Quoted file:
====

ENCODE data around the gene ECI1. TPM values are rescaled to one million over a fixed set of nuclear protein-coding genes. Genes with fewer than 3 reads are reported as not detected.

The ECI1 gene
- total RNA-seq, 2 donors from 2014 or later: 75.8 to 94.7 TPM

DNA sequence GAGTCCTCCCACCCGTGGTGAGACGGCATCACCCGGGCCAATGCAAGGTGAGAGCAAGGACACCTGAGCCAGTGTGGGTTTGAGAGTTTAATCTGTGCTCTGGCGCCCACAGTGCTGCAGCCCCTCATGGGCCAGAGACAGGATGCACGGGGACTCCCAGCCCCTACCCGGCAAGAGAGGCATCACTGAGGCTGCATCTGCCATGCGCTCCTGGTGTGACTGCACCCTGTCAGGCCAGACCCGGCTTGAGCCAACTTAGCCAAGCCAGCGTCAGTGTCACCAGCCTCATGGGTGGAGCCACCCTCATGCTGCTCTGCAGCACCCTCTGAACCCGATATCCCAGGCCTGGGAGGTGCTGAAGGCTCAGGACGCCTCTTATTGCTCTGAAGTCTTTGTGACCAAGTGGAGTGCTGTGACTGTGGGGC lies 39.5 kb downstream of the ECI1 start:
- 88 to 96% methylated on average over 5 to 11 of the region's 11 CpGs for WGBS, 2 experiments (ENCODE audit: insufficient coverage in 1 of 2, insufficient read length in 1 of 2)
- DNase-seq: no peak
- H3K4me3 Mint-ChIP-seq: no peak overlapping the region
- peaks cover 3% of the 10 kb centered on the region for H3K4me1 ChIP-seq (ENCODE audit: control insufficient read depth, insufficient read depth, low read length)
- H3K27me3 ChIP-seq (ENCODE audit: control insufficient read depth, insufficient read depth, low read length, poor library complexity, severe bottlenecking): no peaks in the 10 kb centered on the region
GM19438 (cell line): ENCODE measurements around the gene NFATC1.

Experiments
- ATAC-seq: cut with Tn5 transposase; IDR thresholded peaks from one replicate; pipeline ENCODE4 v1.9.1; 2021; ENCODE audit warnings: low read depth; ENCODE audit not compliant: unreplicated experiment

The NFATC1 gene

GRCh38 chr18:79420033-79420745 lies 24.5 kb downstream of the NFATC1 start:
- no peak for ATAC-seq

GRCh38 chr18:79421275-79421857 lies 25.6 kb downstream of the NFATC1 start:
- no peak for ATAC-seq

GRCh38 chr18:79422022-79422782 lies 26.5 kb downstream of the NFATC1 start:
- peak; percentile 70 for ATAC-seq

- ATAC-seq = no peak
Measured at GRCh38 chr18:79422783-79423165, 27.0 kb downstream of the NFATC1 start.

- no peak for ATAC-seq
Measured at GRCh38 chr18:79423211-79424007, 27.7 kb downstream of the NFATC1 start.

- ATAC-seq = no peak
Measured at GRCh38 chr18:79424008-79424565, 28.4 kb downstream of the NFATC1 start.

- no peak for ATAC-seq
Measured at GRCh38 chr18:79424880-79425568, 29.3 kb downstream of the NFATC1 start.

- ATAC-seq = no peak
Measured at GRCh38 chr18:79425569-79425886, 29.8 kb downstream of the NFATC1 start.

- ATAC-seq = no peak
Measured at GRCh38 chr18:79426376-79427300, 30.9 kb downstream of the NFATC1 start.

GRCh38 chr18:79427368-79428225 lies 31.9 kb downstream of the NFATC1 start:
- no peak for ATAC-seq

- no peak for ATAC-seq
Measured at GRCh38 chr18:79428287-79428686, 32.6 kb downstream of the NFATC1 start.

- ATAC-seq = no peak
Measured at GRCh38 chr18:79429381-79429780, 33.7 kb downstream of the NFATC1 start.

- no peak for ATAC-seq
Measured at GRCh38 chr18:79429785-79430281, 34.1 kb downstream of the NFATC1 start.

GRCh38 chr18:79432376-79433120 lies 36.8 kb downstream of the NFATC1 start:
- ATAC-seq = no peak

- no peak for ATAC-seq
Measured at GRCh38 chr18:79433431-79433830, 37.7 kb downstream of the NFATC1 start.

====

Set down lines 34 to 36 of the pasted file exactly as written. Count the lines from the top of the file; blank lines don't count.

- no peak for ATAC-seq
Measured at GRCh38 chr18:79428287-79428686, 32.6 kb downstream of the NFATC1 start.

- ATAC-seq = no peak